Couch to 5K Workout Plan || How to Train for a 5K Even if You Can’t Run a Mile Yet

Are you looking to tackle a 5K race – but it’s only a few months away? Get prepared to cross that finish line with this 8 week couch to 5K training plan!

As you know I like to stay active. Have I ever told you the main reason why I run and stay active? In my 20’s, I competed in one of my first ever 5k. I saw a women in her 70s at the starting line. At first I didn’t think much about it. Half way through the race this women ran pasted me and finished like a champ. I was so blown away with how strong she was. At that moment, I knew I wanted to be like her. So here I am now in my 30’s exercising and trying to eat as healthy as I can so one day someone will say the same thing about me.

So when Danny and I first got married I decided it was time to figure out how to stay active. I didn’t like taking classes at the gym. I liked doing exercises and weights by myself. Running seemed like the natural choice. The problem was I couldn’t even run 1 lap around the track without sucking wind. I’m a competitive person and like to be the best at everything. This probably why I don’t like taking gym classes.

Anyways, it took a lot of swallowing my pride to run around the track red faced while huffing and puffing. I’m sure I turned a lot of heads, but I’m so glad I did. It wasn’t until 4-5 years later that I actually got enough courage to enter in my first 5k race. At the time it seemed like a huge deal. Now I run that and further everyday. Let’s get to it. Let me just say I am not a doctor. So, please consult your doctor before trying new routines. This is a routine that worked for me and has helped me get back into running when I take a break.

How to Train for a 5K as a Beginner

Run: You will want to do a run-walk combo, alternating between running and walking three days a week. This will help you build up your endurance. If you have a timer or a stopwatch function on your phone use it to mark your intervals. At this point you aren’t worried about the distance or speed. It is all about keeping your time. The rest will come later. Aim for an exertion rate of about 5 or 6 on a scale of 10. IF you’re having trouble breathing slowing it down.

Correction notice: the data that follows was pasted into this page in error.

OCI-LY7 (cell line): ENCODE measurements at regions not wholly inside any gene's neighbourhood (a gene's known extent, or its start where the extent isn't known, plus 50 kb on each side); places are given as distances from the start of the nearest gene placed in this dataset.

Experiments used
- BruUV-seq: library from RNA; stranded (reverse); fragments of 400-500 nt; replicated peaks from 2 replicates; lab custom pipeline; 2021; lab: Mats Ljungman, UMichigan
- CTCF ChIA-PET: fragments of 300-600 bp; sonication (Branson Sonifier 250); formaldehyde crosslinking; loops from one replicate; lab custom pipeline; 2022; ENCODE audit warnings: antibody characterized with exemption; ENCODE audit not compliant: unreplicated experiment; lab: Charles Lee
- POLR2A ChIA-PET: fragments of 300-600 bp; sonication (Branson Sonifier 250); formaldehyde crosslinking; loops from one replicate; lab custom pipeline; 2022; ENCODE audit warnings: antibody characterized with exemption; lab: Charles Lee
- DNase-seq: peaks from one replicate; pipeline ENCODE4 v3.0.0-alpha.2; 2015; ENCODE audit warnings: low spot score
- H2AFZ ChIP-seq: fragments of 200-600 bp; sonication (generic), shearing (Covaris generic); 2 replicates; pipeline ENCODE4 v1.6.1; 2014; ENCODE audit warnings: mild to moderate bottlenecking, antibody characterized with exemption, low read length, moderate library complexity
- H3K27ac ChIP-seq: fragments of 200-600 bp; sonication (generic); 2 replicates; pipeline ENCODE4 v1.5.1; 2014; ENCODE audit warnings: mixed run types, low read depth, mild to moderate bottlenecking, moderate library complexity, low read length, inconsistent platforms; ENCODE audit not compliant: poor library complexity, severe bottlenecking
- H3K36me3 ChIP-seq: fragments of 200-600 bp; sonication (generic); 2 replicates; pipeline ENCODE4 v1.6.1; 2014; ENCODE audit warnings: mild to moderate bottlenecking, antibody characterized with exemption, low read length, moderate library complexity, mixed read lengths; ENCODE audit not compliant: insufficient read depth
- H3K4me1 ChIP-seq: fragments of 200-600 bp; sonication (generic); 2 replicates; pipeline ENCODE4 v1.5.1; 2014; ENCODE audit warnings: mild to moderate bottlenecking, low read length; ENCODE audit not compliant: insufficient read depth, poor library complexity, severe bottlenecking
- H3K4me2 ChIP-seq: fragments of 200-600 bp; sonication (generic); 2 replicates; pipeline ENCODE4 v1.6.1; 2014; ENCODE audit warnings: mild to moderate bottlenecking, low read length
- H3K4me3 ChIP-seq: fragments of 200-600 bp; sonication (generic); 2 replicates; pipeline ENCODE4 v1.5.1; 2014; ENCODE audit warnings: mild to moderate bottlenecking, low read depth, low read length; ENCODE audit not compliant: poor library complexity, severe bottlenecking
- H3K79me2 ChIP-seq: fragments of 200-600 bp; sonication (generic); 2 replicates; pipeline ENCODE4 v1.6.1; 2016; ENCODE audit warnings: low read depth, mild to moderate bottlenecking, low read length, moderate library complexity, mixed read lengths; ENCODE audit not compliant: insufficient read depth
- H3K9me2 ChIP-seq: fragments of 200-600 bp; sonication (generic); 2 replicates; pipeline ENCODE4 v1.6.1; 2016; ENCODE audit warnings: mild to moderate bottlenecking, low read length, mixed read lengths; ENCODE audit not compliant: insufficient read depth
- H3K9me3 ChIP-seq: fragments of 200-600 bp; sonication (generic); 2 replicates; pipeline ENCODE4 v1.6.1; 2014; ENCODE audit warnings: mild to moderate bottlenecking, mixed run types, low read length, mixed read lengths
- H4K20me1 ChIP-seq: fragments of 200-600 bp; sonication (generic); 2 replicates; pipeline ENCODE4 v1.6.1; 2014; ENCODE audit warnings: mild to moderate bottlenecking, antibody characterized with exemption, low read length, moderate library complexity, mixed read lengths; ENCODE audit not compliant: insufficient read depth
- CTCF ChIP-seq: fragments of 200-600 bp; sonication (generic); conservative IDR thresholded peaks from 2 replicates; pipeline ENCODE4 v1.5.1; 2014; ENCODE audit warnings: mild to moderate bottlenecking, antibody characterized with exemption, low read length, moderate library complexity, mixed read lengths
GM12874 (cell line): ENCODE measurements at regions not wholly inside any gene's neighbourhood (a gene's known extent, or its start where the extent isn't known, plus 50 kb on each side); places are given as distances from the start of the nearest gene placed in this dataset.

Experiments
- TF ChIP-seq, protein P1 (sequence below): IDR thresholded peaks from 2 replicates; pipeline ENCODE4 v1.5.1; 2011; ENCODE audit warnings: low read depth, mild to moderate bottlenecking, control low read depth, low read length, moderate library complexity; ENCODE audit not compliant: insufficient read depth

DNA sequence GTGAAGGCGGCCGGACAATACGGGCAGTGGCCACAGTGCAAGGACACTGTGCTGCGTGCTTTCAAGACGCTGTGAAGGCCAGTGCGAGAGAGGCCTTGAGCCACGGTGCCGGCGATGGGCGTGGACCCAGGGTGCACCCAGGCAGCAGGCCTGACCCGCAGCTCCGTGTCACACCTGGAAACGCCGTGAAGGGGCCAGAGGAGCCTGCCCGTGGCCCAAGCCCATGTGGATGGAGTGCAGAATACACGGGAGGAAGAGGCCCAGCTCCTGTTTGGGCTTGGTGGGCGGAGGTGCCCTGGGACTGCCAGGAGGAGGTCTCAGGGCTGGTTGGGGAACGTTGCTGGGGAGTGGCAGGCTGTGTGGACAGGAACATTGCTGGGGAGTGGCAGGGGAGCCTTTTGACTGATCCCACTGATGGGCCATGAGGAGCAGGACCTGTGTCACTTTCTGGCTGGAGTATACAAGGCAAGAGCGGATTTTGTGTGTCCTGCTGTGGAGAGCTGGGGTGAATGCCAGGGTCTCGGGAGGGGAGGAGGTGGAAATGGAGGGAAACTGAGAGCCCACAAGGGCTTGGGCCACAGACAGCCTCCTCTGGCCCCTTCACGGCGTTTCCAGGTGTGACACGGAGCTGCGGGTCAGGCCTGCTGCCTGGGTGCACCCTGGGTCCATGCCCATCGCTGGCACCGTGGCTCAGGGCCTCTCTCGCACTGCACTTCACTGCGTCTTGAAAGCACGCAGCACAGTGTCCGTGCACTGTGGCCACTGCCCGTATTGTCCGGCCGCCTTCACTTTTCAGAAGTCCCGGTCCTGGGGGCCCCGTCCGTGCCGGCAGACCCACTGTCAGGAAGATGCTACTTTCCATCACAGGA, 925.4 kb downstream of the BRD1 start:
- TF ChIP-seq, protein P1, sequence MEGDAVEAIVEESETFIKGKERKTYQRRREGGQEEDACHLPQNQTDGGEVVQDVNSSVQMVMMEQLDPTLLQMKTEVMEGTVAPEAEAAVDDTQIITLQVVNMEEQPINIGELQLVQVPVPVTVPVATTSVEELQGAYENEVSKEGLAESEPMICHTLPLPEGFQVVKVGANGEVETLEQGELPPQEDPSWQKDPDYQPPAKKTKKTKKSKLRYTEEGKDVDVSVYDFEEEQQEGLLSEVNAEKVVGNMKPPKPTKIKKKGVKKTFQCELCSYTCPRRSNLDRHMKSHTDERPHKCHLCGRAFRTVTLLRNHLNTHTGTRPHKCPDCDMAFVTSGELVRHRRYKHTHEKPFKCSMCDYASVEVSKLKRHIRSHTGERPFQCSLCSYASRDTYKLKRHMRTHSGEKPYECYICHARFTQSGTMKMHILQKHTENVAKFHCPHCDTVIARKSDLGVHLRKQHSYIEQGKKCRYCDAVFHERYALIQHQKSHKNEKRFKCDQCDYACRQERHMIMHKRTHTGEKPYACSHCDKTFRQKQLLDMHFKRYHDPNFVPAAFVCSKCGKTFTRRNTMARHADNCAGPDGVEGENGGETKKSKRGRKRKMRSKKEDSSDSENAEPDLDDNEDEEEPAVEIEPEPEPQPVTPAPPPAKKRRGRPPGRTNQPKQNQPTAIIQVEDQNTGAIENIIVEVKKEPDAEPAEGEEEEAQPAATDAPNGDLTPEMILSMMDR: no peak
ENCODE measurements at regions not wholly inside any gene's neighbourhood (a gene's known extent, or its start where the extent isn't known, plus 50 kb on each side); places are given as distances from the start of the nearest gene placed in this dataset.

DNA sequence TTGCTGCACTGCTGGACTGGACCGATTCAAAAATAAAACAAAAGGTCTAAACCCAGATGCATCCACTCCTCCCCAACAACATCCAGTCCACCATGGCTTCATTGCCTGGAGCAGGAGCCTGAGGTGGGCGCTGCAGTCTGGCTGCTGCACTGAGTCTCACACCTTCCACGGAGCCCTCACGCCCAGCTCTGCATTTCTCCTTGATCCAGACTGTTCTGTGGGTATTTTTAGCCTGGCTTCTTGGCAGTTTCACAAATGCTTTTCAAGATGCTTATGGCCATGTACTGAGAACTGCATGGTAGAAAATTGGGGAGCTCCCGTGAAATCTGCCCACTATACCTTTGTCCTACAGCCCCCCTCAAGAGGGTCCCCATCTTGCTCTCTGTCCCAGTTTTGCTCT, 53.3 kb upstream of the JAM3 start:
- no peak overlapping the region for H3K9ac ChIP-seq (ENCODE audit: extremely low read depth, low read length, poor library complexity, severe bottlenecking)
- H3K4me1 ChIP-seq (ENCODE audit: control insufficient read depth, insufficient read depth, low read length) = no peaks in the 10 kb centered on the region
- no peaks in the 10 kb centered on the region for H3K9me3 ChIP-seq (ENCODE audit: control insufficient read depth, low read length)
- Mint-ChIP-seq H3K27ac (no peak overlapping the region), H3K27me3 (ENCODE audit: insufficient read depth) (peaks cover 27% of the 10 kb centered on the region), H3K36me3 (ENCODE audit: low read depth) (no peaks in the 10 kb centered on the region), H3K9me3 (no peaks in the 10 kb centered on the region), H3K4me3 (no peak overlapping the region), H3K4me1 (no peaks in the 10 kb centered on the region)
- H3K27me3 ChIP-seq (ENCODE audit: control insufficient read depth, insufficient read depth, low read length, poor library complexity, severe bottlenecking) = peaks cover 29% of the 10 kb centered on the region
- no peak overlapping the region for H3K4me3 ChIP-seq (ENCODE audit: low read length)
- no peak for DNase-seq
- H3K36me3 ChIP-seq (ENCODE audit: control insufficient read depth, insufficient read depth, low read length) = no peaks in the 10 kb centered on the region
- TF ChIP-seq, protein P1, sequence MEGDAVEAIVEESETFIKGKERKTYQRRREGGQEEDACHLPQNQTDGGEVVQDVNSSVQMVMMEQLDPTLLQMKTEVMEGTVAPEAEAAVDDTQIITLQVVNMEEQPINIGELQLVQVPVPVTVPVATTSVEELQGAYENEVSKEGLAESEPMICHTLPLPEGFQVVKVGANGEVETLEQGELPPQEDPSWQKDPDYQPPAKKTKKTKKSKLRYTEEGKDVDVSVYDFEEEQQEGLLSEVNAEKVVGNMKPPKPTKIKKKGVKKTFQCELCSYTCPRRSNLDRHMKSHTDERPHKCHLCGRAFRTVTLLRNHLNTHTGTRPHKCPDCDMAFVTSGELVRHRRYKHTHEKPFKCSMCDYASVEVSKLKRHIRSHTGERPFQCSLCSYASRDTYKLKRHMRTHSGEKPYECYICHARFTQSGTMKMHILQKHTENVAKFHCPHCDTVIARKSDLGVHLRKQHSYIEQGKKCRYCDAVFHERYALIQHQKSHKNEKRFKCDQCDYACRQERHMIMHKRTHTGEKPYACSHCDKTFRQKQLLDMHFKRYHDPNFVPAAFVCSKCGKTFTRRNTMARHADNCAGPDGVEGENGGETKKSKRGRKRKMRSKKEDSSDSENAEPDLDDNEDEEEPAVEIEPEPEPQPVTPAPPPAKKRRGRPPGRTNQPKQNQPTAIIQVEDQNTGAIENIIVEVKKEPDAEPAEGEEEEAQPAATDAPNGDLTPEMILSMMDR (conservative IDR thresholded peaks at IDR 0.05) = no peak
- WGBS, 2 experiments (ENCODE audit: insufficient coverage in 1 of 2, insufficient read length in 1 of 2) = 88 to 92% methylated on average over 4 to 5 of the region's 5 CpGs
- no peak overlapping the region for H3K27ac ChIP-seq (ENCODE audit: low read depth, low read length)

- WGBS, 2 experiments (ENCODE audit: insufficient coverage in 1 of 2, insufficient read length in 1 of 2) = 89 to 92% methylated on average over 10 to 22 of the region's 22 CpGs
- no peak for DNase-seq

Strength train: Twice a week you’ll want to strength train. Strength training helps build muscle and will help keep you injuring free. You can start with a simple routine, doing each exercise for 45 seconds to 1 minute, transitioning between movements without a break. Once your completed a round you can take a 1-2 minute rest . Two days a week, you’ll strength train, which will help keep you injury-free. Try this curcuit.

  • Bicycle crunches
  • Plank
  • Side Plans
  • Glute Bridges
  • Bird-dog left lift

You can also try a free workout website like They have some great strength training, hitt workouts, yoga, etc

Rest: You’ll also take off two days a week completely to give your body time to rest and recover for your next workouts. (

Tips for How to Train for a 5K

Please feel free to rearrange this schedule around your lifestyle. If you’d like run with a friend or group of friends. Focus on perfecting your stride if they are slower than you. If they’re faster, push yourself beyond your comfort day for one or two days of the running portion.

There is a great book called Chi Running that helps you focus on how to run faster and farther with less effort, and to prevent and heal injuries for runners of any age or fitness level. It was a great read for me when I first started running.

Get a good pair of running shoes. Your feet will thank you later. There are running stores that can help you find the best shoes. I personally love Asics or Brooks Running Shoes.

Pump yourself up and stay motivated with a good playlist. I love to listen to music while I have friends who sweat by podcasts and audiobooks. Find something that will keep you moving and push through the hard parts.

Running is physical, but it is also a mental game. You can do more than you think. Be sure to listen to your body, but don’t be afraid to push through the hard parts. Still to this day Mile 1.5 – 2.5 is the hardest for me. Once I get past that point I can go what feels like forever.

Training Schedule

Are you looking to tackle a 5K race – but it’s only a few months away? Get prepared to cross that finish line with this 8 week couch to 5K training plan!

*This schedule was adapted from Couch to 5K and my person training schedule

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